Connect with us


Full-time, more crews top issues for ref pact



A few days ago, I had a theory that the NFL wanted to make officials full-time and that it was a roadblock in the negotiations with the NFL Referees Association. The union referees have been replaced by the NFL until a collective bargaining agreement can be reached.

Chris Mortensen and Adam Schefter of ESPN are reporting that the full-time officials’ issue is a major snag. The two notable hang-ups in the negotiating process are:

  • The NFL would like its on-field officials to be full time.  Officials have traditionally been part-time employees, with 90 percent of the officials working jobs unrelated to football.  Referees don’t want to give up that income.
  • The NFL wants to add three additional officiating crews.  The goal would be to give officials added rest and the league more options.  The locked-out officials are opposed to increasing their roster.

On the surface, it seems like the above proposals are reasonable and even advantageous to the officials.  Who wouldn’t want to be a full-time employee of the NFL?  Well, many of the current NFL officials are successful businessmen who are independently wealthy.  Mike Carey co-owns a ski equipment company, Ed Hochuli is a successful lawyer, and the Steratore brothers (referee Gene and back judge Tony) own a sanitary supplies business.  Many other officials are investment brokers, entrepreneurs, salesmen, and educators.  Would Carey, Hochuli, and the Steratores have to divest themselves of possible seven-figure incomes?  Even if officials aren’t independently wealthy, they can supplement their off-field salary with their NFL officiating salary to make a nice living.  Would the full-time salary of an NFL official make it affordable for the officials to quit their “day job?”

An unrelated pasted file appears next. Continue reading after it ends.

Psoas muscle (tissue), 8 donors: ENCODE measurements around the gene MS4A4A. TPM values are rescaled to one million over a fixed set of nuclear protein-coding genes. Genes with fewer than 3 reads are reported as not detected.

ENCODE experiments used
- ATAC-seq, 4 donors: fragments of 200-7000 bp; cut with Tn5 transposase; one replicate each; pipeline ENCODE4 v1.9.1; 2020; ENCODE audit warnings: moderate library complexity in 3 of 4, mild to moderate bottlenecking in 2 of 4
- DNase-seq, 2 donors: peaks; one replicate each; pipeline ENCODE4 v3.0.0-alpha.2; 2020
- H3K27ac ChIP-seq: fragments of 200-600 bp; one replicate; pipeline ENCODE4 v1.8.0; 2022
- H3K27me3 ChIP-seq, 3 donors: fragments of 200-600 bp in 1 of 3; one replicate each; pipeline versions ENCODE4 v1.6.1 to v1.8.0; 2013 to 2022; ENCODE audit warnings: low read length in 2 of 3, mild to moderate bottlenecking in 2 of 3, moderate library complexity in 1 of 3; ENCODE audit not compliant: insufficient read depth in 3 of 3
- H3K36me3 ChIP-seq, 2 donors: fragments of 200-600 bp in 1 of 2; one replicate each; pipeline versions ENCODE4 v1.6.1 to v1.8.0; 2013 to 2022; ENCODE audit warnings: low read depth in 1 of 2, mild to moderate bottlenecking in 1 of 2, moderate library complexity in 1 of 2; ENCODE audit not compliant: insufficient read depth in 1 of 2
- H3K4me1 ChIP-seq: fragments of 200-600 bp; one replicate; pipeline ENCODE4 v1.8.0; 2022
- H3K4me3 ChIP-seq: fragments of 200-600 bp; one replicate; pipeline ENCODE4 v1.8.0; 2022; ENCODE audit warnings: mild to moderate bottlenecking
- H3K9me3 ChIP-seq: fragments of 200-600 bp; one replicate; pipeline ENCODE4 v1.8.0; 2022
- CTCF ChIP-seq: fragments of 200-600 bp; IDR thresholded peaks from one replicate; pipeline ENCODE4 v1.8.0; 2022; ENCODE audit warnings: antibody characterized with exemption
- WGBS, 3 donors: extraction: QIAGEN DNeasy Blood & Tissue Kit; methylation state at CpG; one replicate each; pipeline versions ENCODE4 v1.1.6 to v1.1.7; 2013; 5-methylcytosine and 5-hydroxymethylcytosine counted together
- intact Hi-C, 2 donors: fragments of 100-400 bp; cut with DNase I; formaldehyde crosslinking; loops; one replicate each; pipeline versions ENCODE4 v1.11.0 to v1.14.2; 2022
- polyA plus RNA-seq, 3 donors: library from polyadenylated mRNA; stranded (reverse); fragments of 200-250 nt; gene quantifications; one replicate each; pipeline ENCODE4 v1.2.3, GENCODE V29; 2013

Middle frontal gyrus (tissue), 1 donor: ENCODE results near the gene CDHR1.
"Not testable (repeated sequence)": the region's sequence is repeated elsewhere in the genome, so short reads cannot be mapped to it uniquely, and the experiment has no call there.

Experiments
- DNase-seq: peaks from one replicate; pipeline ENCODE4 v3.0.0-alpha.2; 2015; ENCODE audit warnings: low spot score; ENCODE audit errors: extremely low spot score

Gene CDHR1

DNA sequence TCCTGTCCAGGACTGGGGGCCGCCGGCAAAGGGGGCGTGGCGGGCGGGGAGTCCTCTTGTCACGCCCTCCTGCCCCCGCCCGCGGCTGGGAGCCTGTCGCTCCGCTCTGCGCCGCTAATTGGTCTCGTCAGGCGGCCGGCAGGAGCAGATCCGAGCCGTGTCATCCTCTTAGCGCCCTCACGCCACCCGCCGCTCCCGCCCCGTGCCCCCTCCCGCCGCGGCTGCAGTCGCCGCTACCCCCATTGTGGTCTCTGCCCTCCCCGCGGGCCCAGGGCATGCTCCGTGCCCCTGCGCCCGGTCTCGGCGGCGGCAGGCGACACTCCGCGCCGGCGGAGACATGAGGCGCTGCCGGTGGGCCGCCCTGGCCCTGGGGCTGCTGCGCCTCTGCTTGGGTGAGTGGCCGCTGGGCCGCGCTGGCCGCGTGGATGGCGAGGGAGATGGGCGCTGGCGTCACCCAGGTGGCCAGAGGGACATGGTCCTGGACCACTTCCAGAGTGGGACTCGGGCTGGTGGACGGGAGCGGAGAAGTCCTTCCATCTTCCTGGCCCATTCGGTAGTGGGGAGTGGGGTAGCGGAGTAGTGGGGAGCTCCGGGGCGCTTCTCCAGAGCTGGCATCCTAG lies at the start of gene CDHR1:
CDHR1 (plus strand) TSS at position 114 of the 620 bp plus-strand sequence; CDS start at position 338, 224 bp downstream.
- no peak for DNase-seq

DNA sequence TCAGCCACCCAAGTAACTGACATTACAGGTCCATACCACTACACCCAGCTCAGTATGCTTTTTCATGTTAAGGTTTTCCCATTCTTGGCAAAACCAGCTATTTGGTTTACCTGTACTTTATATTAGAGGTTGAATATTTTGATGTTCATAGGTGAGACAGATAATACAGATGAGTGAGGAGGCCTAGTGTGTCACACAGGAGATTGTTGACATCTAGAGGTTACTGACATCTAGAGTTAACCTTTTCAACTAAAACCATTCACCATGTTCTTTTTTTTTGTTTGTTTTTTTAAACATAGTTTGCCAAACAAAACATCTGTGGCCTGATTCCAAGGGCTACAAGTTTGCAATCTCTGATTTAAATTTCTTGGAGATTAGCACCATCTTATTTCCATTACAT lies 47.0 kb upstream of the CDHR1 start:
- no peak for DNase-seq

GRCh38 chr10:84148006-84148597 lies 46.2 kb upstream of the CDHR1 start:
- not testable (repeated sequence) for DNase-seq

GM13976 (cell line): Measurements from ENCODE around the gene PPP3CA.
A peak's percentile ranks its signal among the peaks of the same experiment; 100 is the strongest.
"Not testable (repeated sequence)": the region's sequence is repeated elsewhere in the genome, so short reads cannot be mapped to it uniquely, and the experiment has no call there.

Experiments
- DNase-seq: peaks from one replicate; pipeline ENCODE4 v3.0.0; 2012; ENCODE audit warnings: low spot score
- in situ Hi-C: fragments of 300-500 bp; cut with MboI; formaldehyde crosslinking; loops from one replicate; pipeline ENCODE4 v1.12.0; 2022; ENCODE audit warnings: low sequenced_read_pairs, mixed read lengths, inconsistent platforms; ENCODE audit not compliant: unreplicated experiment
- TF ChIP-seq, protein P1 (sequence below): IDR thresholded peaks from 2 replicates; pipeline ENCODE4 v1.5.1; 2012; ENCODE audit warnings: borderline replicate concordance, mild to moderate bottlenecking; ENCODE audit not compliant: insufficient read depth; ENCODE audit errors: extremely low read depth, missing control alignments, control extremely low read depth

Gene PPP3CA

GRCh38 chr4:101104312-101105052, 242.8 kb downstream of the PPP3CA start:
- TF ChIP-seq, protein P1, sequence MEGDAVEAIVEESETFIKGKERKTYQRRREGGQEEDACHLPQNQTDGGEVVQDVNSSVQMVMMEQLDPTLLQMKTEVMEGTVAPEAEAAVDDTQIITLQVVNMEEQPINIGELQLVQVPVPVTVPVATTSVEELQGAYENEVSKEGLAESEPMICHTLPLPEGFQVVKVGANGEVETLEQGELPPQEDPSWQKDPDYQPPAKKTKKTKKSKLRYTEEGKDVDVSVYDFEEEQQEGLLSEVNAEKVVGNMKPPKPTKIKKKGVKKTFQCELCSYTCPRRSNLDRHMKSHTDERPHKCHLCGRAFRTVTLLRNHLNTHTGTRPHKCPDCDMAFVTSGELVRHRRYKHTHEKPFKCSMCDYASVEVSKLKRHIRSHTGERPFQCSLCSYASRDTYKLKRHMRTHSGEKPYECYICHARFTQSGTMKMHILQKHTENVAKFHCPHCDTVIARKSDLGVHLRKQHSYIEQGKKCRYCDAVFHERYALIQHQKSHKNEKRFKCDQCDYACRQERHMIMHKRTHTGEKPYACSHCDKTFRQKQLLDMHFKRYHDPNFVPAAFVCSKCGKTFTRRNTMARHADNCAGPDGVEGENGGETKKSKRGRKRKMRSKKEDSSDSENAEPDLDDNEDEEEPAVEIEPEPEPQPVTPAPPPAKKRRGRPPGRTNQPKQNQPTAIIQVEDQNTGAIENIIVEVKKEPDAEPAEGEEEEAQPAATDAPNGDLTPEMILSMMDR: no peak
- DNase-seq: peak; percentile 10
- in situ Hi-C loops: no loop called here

Why would the NFLRA oppose an expanded roster?  My take is that the officials don’t want added competition for playoff assignments and job security.  Under the current roster, officials have to beat out 15 other referees, umpires, side judges, etc., for the Super Bowl (the Super Bowl officials from the prior year are not eligible).  This adds to more competition for valuable and prestigious playoff positions.  Also, if there are extra officials on the roster, it would be easier for the NFL to terminate an official and have other officials already on the roster ready to take his place.

These are serious, career-altering proposals the NFL is proposing to its current officiating staff.  Once the two issues of full-time employment and roster size are solved, the two sides then have to negotiate working conditions, salary, benefits, job evaluation rubrics, grievance procedures, and more.

I fear that this CBA won’t be done for several more weeks and we won’t see the regulars back out on the field until October.

Mark Schultz is a high school football official, freelance writer and journalist. He first became interested in officiating when he was six years old, was watching a NFL game with his father and asked the fateful question, "Dad, what are those guys in the striped shirts doing?"